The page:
WASHINGTON — An international team of researchers have made a significant improvement on what appears to be an ethical form of stem-cell research.
Scientists have been able to “induce” human skin cells into pluripotent stem cells (iPSC), which are considered just as valuable as embryonic stem cells, although they do not involve the destruction of embryos.
But while the method previously used viral tissue, which isn’t practicable because it could cause genetic damage to the patient, the new method uses protein fragments and carries no threat of genetic damage. It can be used on humans. It is potentially free of many harmful side effects.
“There’s no embryos involved, no cloning,” said an American member of the team, Dr. Robert Lanza, who is chief scientific officer at Advanced Cell Technology and co-author of the report announcing the discovery in the latest issue of Cell Stem Cell. “I’ve been trying for 10 years to stay clear of ethical controversies. And now we’re here.”
In 2006, a Japanese-led team first reprogrammed skin cells into iPSC that, like embryonic stem cells, could then be turned into almost any kind of tissue. However, it did so by marrying four crucial reprogramming genes with part of a virus to get them into skin cells, a method that carried with it the danger of triggering genetic defects.
According to Lanza, the new research has demonstrated — in a lab and not yet on humans — a safer method of getting the genes into skin cells using protein fragments called peptides, which do not alter the target cell’s genetic structure, unlike viruses, which do.
“We showed our iPS cells could do all the same tricks as the embryonic stem cell,” said Lanza, who is Catholic. Indeed, with some applications, like reproducing vascular and retinal tissue, it seems to do better.
But another Catholic biochemical researcher says the research is tainted by its use of tissue derived from an aborted fetal cell line.
“For that reason,” said Theresa Deisher, founder of Seattle-based Ave Maria Biotech, “I would say that the work cannot be considered moral.”
Deisher says that researchers could have done the same research using tissue derived morally and adds that “it would not be immoral to learn how to do something the right way from observing my neighbor doing it in a wrong way.”
However, Father Thomas Berg, director of the Westchester Institute for Ethics and the Human Person in New York, said that “99% of Catholic moral theologians disagree with Dr. Deisher. The main thing here is that this line of research makes feasible a whole field of treatments in an ethical way without using embryonic tissue.”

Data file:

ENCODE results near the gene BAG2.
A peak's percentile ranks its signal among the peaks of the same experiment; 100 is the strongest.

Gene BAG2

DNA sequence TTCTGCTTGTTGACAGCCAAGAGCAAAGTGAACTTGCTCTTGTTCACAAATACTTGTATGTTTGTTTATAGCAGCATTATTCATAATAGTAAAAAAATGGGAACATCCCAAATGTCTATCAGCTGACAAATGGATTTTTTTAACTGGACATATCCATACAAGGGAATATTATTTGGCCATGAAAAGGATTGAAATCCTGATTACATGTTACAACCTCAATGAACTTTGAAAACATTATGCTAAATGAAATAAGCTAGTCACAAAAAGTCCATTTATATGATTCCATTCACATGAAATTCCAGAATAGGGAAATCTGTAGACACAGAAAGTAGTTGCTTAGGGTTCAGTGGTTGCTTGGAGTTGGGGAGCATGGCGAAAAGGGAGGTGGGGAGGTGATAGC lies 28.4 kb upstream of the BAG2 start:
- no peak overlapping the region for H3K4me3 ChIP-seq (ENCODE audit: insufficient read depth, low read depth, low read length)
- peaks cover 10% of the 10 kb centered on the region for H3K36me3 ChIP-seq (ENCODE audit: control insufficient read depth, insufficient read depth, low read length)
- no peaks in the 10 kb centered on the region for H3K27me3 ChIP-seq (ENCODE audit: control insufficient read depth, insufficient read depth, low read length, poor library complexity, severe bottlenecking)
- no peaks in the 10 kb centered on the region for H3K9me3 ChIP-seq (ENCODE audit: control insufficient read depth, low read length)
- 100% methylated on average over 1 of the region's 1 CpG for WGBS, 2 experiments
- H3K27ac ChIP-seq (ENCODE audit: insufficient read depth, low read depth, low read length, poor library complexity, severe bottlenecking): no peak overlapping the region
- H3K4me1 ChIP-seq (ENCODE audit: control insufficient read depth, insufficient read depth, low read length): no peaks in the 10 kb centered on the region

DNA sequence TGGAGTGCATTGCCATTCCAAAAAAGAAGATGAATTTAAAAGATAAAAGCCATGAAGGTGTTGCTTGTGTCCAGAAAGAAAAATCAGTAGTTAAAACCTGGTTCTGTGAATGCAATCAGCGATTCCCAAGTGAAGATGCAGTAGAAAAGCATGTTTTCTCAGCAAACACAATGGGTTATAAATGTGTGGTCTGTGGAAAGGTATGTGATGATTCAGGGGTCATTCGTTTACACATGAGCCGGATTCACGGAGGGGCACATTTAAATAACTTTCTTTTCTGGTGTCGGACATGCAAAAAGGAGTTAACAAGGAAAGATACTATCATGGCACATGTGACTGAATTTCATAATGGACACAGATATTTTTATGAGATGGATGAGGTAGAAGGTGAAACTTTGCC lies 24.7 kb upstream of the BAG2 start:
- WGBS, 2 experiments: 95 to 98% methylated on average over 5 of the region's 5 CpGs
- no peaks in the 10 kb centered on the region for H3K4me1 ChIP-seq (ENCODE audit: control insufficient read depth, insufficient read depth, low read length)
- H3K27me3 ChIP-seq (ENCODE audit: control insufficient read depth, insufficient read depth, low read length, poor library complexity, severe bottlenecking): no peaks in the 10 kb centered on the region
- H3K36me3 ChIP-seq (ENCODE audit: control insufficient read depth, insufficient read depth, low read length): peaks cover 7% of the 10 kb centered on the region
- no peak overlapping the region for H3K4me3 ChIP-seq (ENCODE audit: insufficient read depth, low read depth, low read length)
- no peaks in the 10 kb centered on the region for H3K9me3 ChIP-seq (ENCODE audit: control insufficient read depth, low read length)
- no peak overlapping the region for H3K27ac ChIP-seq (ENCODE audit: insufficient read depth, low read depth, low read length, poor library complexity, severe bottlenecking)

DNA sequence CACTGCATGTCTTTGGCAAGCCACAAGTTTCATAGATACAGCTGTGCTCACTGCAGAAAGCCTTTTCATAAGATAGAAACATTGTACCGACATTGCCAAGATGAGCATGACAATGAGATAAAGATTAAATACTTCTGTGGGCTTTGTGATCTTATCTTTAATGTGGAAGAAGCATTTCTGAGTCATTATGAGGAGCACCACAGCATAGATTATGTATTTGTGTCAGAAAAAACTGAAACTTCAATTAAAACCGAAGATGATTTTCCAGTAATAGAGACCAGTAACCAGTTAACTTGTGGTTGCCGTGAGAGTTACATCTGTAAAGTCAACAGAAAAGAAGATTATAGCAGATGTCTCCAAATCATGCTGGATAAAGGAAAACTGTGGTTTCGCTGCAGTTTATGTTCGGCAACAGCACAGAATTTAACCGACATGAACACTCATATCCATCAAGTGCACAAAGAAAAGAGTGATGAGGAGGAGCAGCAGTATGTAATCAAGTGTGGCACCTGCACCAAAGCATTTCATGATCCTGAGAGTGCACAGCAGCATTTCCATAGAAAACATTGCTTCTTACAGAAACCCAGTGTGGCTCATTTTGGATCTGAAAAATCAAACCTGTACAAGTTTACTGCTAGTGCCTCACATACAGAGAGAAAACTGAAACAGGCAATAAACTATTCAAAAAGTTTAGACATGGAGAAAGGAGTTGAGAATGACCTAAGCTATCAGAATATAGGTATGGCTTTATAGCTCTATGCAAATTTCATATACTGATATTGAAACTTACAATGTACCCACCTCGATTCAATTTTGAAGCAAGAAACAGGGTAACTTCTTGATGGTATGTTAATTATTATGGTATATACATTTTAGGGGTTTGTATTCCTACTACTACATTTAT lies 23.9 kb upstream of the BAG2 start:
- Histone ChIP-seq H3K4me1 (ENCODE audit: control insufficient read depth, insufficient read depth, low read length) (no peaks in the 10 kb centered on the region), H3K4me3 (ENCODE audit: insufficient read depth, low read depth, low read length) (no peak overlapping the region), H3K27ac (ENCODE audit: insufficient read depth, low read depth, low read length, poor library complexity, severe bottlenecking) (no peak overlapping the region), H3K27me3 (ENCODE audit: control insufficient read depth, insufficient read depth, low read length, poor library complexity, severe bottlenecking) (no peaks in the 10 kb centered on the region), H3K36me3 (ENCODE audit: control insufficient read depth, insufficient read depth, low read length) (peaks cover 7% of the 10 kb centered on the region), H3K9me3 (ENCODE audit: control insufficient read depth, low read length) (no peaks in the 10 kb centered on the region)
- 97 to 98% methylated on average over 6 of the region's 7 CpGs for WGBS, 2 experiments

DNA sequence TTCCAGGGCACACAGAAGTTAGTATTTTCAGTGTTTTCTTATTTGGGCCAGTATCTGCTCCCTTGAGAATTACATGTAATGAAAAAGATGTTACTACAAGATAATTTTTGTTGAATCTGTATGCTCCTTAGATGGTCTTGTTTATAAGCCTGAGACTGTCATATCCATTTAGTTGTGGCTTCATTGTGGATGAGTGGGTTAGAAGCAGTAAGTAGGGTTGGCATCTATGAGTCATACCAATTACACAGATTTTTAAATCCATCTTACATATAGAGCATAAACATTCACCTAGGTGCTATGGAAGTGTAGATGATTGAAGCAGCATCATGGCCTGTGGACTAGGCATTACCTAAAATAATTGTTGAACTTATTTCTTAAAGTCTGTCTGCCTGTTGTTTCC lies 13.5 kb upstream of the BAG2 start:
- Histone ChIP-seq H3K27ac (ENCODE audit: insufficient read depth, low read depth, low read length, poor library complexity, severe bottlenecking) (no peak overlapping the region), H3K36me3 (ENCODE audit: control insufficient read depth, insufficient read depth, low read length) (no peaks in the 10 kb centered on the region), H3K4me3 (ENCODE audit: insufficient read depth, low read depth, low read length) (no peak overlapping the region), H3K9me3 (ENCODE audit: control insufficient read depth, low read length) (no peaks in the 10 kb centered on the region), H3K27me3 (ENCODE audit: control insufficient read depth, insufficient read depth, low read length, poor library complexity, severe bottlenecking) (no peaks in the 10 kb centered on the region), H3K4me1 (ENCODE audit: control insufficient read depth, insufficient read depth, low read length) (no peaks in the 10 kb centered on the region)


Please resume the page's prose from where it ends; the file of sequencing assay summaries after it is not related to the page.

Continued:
The problem, says Deisher, is that the reprogramming genes were packaged in HEK 293, a mass-produced cell line derived from aborted fetal material. HEK 293 is used for many studies that have no intrinsic link with embryonic stem cells, but simply because it is cheap and readily available.
Kenneth Miller, a biology professor at Brown University and a frequent guest on network TV, predicts that “within 10 years iPSC will make the use of embryonic stem cells superfluous.”
Lanza said that the Food and Drug Administration’s permission would be sought for clinical trials on humans to begin as soon as next year.
Deisher is dubious about the whole enterprise of iPSC. She says pluripotent stem cells have a tendency to develop tumors. In studies involving embryonic stem-cell treatments used on animals, the treatments cause cancerous tumors. In one experiment, 20% of mice who had embryonic stem cells injected into them to treat Parkinson’s disease developed such tumors.
Far more promising, in Deisher’s view, is research on adult stem cells taken from bone marrow.
Deisher says there are 2,000 “moral” clinical trials under way of treatments using stem cells, and half of these are using stem cells from bone marrow.
Meanwhile, the science community has softened its claims about imminent medical treatments using embryonic stem cells, now that President Obama has reversed his predecessor’s veto on funding.
The Coalition for the Advancement of Medical Research’s CEO, Amy Comstock Rick, for example, says that embryonic stem cells will prove useful not so much for treating diseases, but for studying them. “The idea is that you create Parkinson’s or ALS in a dish so that you can watch and understand the process of the disease,” she said.
But if Father Berg and Lanza are right, iPS cells will have rendered this use unnecessary in a decade.
Steve Weatherbe writes from
Victoria, British Columbia.